As an interesting peculiarity of the Goldi, it may be also noted that they use a dog instead of a reindeer or horse. The dog's skin is put in front of the tomb and the soul of dead person travels on it, i.e. dog's soul. However, we have already seen that the dog in its connexion with the souls is not met with only amongst the Goldi.

* * *

We may now summarize the practices met with amongst the Tungus:

1. The soul is a complex, the elements of which at different times leave the body.

2. These elements have different fate in their existence after the destruction of the body.

3. The elements need a certain intervention on the part of living people for making them harmless.

4. The moments of departure of souls are different amongst the Tungus groups, owing to which the performances connected with departure may take place at different times.

5. The liquidation of the corpse and sending off of the soul may take from two days to several years.

There are at least three complexes intermingling amongst some Tungus groups, namely, (a) the old Tungus complex in which the part of the shaman is reduced to the participation as that of any other member of the clan; burial in open coffins, erected on piles, travelling of the soul on some domesticated animal [426]; (b) the Chinese complex with its system of managing the soul with paper symbols, mourning dress, etc. which is well represented amongst the Manchus; © the Goldi complex in which the old Tungus elements, are combined with the Chinese elements and a particularly important place is given to the shamans. Other complexes, such as Russian, Mongol and others, have only secondary importance.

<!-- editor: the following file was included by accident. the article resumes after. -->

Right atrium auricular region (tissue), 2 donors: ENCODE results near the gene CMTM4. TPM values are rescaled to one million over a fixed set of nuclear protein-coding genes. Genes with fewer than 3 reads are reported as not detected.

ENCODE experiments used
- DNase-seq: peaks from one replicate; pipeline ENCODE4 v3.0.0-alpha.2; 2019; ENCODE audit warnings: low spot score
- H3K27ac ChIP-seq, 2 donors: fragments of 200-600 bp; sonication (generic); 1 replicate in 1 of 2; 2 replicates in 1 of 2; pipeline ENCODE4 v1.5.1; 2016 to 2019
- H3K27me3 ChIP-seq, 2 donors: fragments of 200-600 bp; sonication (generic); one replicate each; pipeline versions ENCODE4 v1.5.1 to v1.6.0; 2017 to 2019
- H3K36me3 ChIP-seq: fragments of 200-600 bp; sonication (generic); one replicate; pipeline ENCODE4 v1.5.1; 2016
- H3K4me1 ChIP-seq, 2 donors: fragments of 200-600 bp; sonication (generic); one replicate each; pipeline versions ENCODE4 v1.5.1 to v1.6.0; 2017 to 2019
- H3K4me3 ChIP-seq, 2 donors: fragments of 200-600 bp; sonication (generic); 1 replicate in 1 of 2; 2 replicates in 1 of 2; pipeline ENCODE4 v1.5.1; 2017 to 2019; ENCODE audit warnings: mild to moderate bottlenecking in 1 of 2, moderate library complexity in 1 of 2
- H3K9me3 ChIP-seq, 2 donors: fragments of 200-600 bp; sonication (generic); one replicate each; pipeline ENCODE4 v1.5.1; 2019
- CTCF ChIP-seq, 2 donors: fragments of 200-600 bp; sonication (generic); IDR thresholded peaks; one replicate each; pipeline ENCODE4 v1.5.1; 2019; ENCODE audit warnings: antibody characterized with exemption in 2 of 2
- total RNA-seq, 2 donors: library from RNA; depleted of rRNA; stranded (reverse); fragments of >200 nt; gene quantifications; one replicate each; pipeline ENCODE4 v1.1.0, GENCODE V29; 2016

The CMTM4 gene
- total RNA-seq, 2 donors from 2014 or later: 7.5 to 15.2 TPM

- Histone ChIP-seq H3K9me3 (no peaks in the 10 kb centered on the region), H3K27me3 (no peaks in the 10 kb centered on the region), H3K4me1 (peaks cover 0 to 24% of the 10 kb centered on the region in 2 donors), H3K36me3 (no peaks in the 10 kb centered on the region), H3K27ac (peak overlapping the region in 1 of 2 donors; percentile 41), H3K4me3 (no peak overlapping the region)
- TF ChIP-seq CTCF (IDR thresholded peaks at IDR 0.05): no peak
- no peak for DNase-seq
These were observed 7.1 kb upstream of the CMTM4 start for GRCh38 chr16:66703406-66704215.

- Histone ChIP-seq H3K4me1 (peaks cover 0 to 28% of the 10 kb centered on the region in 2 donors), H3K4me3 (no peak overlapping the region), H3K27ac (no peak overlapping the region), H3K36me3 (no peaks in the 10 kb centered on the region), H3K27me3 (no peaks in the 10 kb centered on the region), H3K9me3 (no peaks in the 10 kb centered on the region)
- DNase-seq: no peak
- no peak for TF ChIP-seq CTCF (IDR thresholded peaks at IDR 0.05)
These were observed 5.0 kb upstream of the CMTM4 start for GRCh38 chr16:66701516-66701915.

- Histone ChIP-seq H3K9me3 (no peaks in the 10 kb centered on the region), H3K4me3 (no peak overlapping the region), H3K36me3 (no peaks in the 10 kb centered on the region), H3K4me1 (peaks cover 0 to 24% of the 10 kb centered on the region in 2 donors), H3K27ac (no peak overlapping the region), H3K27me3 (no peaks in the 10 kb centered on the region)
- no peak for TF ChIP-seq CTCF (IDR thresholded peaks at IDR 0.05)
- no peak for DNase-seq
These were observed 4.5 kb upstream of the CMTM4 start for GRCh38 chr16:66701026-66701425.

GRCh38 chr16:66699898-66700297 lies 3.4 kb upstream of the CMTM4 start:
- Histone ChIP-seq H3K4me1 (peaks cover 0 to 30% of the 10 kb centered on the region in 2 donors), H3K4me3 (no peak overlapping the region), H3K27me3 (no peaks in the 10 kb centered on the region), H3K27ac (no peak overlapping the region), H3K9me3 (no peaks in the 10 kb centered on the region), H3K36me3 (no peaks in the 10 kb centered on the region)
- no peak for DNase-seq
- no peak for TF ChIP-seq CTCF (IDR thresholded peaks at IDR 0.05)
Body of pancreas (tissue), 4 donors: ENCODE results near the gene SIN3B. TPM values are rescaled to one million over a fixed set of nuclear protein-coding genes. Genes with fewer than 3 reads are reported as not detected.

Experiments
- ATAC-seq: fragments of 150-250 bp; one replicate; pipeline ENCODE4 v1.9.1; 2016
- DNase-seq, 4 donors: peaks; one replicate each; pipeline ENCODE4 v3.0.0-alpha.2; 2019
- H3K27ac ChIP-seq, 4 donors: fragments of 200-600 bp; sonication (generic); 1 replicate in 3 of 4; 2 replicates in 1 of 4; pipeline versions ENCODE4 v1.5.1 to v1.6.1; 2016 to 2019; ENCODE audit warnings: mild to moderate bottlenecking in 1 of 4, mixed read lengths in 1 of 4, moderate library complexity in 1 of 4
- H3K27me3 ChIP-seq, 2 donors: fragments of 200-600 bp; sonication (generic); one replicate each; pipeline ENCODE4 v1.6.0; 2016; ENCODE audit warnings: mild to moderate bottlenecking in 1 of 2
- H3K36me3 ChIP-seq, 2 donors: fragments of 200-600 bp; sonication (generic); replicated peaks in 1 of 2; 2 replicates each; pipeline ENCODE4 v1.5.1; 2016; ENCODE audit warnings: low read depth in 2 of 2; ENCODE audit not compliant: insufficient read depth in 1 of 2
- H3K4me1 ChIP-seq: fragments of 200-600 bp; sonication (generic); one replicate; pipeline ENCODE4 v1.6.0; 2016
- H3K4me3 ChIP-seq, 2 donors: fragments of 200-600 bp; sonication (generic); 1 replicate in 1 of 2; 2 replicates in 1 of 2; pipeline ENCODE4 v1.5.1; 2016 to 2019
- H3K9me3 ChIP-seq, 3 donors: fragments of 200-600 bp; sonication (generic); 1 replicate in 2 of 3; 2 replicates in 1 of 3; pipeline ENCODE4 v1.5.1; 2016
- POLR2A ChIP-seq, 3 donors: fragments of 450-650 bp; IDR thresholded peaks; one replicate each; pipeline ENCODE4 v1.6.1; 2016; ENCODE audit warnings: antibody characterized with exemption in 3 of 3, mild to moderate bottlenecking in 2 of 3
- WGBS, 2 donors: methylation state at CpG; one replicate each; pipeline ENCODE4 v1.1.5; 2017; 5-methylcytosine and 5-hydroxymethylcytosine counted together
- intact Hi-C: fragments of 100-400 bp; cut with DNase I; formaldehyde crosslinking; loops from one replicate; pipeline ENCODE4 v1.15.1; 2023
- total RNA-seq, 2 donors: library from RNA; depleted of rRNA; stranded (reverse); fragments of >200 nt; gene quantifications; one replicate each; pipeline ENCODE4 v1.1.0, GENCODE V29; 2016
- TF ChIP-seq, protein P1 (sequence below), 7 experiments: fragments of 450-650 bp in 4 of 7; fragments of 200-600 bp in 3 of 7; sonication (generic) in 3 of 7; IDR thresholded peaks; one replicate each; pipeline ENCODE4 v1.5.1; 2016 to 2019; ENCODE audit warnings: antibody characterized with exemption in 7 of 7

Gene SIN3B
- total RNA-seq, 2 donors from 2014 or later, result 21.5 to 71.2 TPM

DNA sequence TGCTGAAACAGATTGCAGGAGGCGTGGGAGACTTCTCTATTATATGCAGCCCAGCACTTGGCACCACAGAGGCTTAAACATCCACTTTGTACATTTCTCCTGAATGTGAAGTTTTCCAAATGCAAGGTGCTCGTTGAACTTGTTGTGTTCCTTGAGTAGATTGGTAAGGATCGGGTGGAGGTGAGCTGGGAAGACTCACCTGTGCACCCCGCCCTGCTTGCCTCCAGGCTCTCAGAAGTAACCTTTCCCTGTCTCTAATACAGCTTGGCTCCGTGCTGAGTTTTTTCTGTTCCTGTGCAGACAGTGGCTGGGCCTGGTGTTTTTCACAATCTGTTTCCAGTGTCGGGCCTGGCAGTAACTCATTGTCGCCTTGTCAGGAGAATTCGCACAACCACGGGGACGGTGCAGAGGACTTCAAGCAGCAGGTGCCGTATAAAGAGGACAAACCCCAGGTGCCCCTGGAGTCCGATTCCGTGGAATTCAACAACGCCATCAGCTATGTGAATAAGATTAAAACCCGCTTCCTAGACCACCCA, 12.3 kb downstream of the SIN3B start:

As we have seen from Part Two the activity of the souls, either in the form of newly formed spirits or in the form of souls, continues and living people must watch and take care of them.

423. The soul sometimes does not reach the other world and in this case it would require special measures on the part of the shaman.

424. W. Grube gives kasate-, kasatera, — «schamanieren, jedoch nur von den toten Schamanen gesagt». However, it cannot be compared with Gilak kas's' — «Schamanentrommel», — which is almost certainly gis or g'isavun of the Tungus and Manchu gisun — «specially made sticks for bringing out sounds from the shaman's drum». Vide infra Ch. XXIV.

425. Between two performances some other minor sacrifices are made which are called by I. A. Lopatin fagfi; those are some food and wine offered to the fan’a and other placings. The term itself is merely from fag, — to «burn». These performances are also much more complex amongst the Goldi than amongst other Tungus groups and they seem to have grown much later, as a secondary phenomenon.

426. What is called here «old Tungus complex» actually consists of various elements some of which may be compared with those known among other ethnical groups. For instance, «cleaning of bones» and erected coffins were used among the Sienpi (the first millenium A.D. in Southern regions of Manchuria and Mongolia); the «horse» was used among many groups of the steppe area, from the Scythians in Europe to the Hiunnu in the Far East; the complex of «utensils put in the coffin» was still more widely practised. However, at the present time no reliable restoration of those complexes is possible.